parashat hashavua Balak: Jewish camping

This week’s parashah is once again curiously, albeit appropriately, named, this time for a king who is hostile to the Jewish people and suspicious of them; or so it seems. King Balak of Moab is concerned about the Israelites approaching his kingdom and camping nearby. His response is to act to defend his borders, notContinue reading “parashat hashavua Balak: Jewish camping”

parashat hashavua Hukat: listening for the bat kol

The parashat hashavua, the Torah reading of the week read all over the Jewish world, is called Hukat – “law”. There are two words often used for “law” in the Torah: hukah, or hok, and mishpat. You will often see them mentioned together, and they are usually translated with words that seem like synonyms to us:Continue reading “parashat hashavua Hukat: listening for the bat kol”

parashat hashavua Korakh: Makhloket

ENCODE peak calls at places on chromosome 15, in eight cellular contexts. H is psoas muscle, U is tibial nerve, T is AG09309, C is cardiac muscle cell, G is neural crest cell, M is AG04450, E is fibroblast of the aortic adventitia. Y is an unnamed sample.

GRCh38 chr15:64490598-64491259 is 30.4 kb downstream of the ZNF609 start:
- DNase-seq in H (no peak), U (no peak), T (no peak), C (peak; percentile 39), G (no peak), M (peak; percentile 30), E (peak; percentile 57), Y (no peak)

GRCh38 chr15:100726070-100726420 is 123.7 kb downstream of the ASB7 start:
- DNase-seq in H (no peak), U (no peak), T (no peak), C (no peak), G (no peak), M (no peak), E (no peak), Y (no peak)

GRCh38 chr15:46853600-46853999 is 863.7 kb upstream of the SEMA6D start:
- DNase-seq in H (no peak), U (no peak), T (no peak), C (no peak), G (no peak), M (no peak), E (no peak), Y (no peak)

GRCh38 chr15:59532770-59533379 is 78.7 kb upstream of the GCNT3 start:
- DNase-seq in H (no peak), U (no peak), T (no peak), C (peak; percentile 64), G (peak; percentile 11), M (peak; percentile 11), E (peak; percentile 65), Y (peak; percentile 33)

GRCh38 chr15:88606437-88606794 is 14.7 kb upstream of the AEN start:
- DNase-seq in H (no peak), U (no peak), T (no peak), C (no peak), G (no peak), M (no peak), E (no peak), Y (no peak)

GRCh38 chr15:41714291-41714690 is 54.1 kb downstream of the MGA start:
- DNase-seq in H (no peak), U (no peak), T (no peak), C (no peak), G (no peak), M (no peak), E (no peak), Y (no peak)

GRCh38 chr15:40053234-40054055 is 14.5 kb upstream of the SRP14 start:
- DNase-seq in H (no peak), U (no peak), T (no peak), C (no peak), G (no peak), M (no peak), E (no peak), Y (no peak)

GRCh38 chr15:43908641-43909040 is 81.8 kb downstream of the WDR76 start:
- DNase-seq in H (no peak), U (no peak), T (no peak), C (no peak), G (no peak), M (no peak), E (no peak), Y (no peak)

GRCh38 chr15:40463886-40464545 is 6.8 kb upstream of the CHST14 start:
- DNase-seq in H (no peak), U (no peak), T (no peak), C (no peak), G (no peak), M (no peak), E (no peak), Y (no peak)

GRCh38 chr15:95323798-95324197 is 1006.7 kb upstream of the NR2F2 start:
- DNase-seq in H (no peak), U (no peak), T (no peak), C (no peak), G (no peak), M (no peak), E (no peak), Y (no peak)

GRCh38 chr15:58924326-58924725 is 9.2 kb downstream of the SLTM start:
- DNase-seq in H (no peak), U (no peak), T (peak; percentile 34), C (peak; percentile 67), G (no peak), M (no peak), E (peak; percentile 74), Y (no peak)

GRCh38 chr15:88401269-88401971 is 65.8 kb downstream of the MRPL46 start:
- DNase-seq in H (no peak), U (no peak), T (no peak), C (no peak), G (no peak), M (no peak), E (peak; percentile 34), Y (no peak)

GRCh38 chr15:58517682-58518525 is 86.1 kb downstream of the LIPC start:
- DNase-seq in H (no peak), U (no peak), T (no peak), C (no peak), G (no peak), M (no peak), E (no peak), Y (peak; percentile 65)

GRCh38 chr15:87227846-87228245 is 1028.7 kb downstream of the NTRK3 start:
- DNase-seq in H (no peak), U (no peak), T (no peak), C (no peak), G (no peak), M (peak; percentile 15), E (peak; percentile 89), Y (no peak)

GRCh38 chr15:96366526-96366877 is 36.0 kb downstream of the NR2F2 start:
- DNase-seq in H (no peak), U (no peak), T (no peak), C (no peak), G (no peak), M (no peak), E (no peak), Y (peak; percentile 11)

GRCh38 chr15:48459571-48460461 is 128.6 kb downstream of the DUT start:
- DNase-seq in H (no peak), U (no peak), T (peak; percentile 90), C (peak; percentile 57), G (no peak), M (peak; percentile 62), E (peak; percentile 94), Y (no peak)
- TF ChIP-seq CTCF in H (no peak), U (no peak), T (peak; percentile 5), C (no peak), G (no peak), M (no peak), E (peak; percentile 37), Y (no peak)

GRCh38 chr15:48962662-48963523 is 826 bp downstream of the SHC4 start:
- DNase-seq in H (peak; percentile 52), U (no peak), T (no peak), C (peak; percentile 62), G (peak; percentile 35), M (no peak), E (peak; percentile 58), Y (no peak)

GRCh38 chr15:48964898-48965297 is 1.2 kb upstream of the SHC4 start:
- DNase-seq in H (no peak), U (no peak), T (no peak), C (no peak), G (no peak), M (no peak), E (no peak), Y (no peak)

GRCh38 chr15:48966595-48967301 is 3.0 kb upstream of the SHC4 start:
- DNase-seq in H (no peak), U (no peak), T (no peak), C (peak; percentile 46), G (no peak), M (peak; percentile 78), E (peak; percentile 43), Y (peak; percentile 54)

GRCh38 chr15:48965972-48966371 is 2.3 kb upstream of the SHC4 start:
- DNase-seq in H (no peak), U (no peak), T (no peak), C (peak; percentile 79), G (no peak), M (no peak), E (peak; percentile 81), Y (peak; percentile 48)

Our concept for the week is makhloket, which means “argument” or “disagreement” but comes from a root that can also mean “slippery”. It is a Hebrew word with impressive pedigree. In the Talmud, our Sages explain that there are two kinds of makhloket, that which is “for the sake of heaven” and that which is “notContinue reading “parashat hashavua Korakh: Makhloket”

parashat hashavua: Shelakh-L’kha: They Might Be Giants

This week’s parashah teaches about the challenge of going forth into uncharted territory. This, of course, is what we face all the time; but many of us fear it, avoid it, and do a bad job of coping with it despite the experience we all have of change in our lives.  High school seniors lookContinue reading “parashat hashavua: Shelakh-L’kha: They Might Be Giants”